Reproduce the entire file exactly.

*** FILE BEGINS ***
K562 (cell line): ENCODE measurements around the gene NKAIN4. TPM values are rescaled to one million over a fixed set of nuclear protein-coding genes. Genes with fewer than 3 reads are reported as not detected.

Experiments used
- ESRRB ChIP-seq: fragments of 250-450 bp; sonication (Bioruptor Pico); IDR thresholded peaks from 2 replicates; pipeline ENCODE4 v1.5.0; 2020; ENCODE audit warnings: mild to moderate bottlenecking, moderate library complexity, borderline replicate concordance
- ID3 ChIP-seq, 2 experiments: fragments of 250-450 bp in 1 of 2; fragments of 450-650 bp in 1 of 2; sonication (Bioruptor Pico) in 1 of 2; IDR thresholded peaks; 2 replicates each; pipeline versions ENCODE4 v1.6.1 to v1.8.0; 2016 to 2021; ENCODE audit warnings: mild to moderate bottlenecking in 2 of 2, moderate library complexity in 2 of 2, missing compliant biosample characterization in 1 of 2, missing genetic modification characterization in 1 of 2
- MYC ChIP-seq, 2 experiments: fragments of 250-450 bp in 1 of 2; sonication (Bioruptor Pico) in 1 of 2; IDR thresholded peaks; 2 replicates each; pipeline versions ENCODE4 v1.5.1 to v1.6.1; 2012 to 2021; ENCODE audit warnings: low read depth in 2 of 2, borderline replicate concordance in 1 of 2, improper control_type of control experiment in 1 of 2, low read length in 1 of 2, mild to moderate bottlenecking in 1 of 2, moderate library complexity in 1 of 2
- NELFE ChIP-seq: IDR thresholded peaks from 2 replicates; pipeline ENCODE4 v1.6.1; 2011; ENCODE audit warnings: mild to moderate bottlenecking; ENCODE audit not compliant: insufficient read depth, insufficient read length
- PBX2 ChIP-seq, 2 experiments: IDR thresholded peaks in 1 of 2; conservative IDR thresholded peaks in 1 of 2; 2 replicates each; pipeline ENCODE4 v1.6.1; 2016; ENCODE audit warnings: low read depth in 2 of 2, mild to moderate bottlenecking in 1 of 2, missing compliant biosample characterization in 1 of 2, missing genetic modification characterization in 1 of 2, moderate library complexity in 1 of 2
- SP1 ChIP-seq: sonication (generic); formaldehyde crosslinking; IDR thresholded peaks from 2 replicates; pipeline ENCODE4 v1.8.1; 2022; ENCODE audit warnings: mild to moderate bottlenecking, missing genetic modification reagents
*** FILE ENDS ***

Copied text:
K562 (cell line): ENCODE measurements around the gene NKAIN4. TPM values are rescaled to one million over a fixed set of nuclear protein-coding genes. Genes with fewer than 3 reads are reported as not detected.

Experiments used
- ESRRB ChIP-seq: fragments of 250-450 bp; sonication (Bioruptor Pico); IDR thresholded peaks from 2 replicates; pipeline ENCODE4 v1.5.0; 2020; ENCODE audit warnings: mild to moderate bottlenecking, moderate library complexity, borderline replicate concordance
- ID3 ChIP-seq, 2 experiments: fragments of 250-450 bp in 1 of 2; fragments of 450-650 bp in 1 of 2; sonication (Bioruptor Pico) in 1 of 2; IDR thresholded peaks; 2 replicates each; pipeline versions ENCODE4 v1.6.1 to v1.8.0; 2016 to 2021; ENCODE audit warnings: mild to moderate bottlenecking in 2 of 2, moderate library complexity in 2 of 2, missing compliant biosample characterization in 1 of 2, missing genetic modification characterization in 1 of 2
- MYC ChIP-seq, 2 experiments: fragments of 250-450 bp in 1 of 2; sonication (Bioruptor Pico) in 1 of 2; IDR thresholded peaks; 2 replicates each; pipeline versions ENCODE4 v1.5.1 to v1.6.1; 2012 to 2021; ENCODE audit warnings: low read depth in 2 of 2, borderline replicate concordance in 1 of 2, improper control_type of control experiment in 1 of 2, low read length in 1 of 2, mild to moderate bottlenecking in 1 of 2, moderate library complexity in 1 of 2
- NELFE ChIP-seq: IDR thresholded peaks from 2 replicates; pipeline ENCODE4 v1.6.1; 2011; ENCODE audit warnings: mild to moderate bottlenecking; ENCODE audit not compliant: insufficient read depth, insufficient read length
- PBX2 ChIP-seq, 2 experiments: IDR thresholded peaks in 1 of 2; conservative IDR thresholded peaks in 1 of 2; 2 replicates each; pipeline ENCODE4 v1.6.1; 2016; ENCODE audit warnings: low read depth in 2 of 2, mild to moderate bottlenecking in 1 of 2, missing compliant biosample characterization in 1 of 2, missing genetic modification characterization in 1 of 2, moderate library complexity in 1 of 2
- SP1 ChIP-seq: sonication (generic); formaldehyde crosslinking; IDR thresholded peaks from 2 replicates; pipeline ENCODE4 v1.8.1; 2022; ENCODE audit warnings: mild to moderate bottlenecking, missing genetic modification reagents